Elizabeth Weld 



Virginia Miller 
Carolyn Grimes 

Katherine Hamblet 
Florence Matile 
Lydia Kunkel 
Mary Bushnell 
Louise Robinson 
Anna Hussey 
Eliza Bailey 



90 



The Abbot Circle 



1920 




WEARERS OF THE HONOR "A" 



Louise Robinson 



Katherine Hamblet 



Catherine Greenough 



91 



The Abbot Circle 



1920 




HOCKEY TEAM 



Eliza Bailey {Captain), c.h. 
Mary Bushnell, c.f. 
Anna Hussey, Li. 
Hope Allen, r.i. 
Lydia Kunkel, r.i. 
Florence Matile, l.w. 



Dorothea Flagg, r.w. 
Miriam Bickford, r.h. 
Virginia Miller, l.h. 
Katherine Hamblet, 
Elizabeth Weld, l.f. 
Anne Darling, g. 



92 



The Abbot Circle 



1920 




BASKET BALL TEAM 

Agatha Wade {Captain), Forward Edith Adams, Guard 

Catherine Damon, Forward Carolyn Grimes, Guard 

Mary Evers, Guard Marianna Wilcox, Side Center 

Martha Stockwell, Jumping Center 



.93 



The Abbot C i r c I e 



1920 





ATIC 




94 



The Abbot Circle 



1920 




Mentor $lap " GTtoelftf) J£tgf)t" 

By William Shakespeare 



THE CAST 



Duke Orsino 

Valentine 

Curio 

Sir Toby Belch 

Sir Andrew Aguecheek 

Sebastian 

Antonio . 

Clown 

Malvolio . 

Fabian 

Sea Captain 

Friar 

Viola 

Olivia 

Maria 

Ladies in Waiting . 

Gentlemen in Waiting 

Soldiers . 

Hilda Heath . 

Eliza Bailey 

Bertha Everett Morgan 



Virginia Miller 
Irene Franklin 
Edith Adams 
Lucy Ford 
Paulina Miller 
Edna Dixon 
Ruth Winn 
Dorothy Fisher 
Caroline Wilkinson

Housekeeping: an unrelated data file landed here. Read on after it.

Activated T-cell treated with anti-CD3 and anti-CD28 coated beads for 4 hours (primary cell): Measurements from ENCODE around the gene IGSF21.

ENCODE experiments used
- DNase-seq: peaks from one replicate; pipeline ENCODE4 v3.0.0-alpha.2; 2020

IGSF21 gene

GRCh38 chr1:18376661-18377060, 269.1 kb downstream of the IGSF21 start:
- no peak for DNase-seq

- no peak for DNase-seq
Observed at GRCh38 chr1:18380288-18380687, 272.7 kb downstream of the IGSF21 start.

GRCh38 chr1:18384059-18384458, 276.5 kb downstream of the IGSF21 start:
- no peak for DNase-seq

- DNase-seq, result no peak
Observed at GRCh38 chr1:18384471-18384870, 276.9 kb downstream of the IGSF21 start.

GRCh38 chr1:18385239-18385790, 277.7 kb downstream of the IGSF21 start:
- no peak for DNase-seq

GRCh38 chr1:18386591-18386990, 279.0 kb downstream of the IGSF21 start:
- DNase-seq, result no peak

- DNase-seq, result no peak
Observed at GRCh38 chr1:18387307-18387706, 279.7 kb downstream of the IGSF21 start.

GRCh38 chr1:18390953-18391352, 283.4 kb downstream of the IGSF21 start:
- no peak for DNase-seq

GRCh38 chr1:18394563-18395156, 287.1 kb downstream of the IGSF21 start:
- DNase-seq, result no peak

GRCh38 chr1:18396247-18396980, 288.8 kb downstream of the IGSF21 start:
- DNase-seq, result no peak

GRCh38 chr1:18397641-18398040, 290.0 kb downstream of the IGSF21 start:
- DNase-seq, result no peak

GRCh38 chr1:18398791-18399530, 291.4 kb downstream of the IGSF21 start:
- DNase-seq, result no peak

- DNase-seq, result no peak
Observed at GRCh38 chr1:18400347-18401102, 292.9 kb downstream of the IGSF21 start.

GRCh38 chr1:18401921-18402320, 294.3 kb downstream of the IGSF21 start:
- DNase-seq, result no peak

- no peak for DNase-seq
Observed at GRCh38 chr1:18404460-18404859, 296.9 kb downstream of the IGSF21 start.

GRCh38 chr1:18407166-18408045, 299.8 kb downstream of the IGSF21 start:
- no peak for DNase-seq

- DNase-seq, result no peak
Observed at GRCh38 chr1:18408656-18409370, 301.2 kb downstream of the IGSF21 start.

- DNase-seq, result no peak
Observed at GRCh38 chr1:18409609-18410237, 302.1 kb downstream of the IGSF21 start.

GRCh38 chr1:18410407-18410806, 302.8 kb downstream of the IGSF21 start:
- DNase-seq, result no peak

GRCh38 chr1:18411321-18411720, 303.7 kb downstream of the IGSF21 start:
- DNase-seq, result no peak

Hope Allen 
. Justine Pearsall 
Vivien Gowdy 
Catherine Greenough 
Lydia McCreary 
Katherine Kinney 
(Bertha Worman 
Lillian Grumman 
Constance Ling 
Helen Polk 
Mary Delano 
{ Rosamond Patch 
\ Susan Dodge 

Stage Manager 

Property Manager 

Director 



95 



T h c A b h o t C i r c I e 



19 20 




Senior iFHibble pap 4 "&\)t Eomancerss" 



A Comedy in Three Acts by Edmond Rostand 



Perctnet . 

Sylvette . 

Straforel. 

Bergamin, father of Percinet 

Pasc, uinot, father of Sylvette 

Blaise, the gardener . 

A Notary 

( Mary Evers 
Swordsmen - ! Helen Norpell 

I Elizabeth Weld 



Musicians 



Negroes 



Julia Guild 
Alma Underwood 



Wedding Guests 



Carol Pen in 
Frances Keany 
. Margaret Stone 
Edith Page 
Frances Gasser 
Dorothy Martin 
. Elizabeth Weld 
( Marjorie Downs 
i Jessamine Rugg 
I Jane Allen 
(jane Baldwin 
Elizabeth Thompson 
Mary Talcott 
| Marianna Wilcox 
( Margaret Hutton 



Torch Bearers 



Ruth Grossman 
Agnes Titcomb 

Place: Anywhere in France 

Scene: Act I Adjoining gardens of Bergamin and Pasquinot 

Act II Same as Act I 
Act III Same as Act I 



Bertha Everett Morgan 



Director 



96 



The Abbot Circle 1920 



"Wqt Romancers!" 



SYNOPSIS 



Once upon a time in olden France there lived and loved two children, Sylvette and Percinet. 
Oftimes for the sake of a kiss, they would steal by starlight to the crumbling old wall that separated 
their gardens, little dreaming that their fathers were far from being the feudal foes they thought 
them. 

One night the bell for vespers found Percinet waiting at the wall for Sylvette, when a sudden 
shriek rang through the gardens! In a trice he had leapt to the other side, and was upon the rav- 
ishers, sword in hand, and when Bergamin and Pasquinot arrived on the disordered scene, it was to 
find Sylvette in the arms of Percinet. Well did the fathers feign astonishment, and well might 
they be reconciled to the marriage since it was naught but their own cherished plan! 

With this change of conditions the wall was torn down, the two gardens merged in one, and now 
constant irritations between Bergamin and Pasquinot arose, finally resulting in a complete con-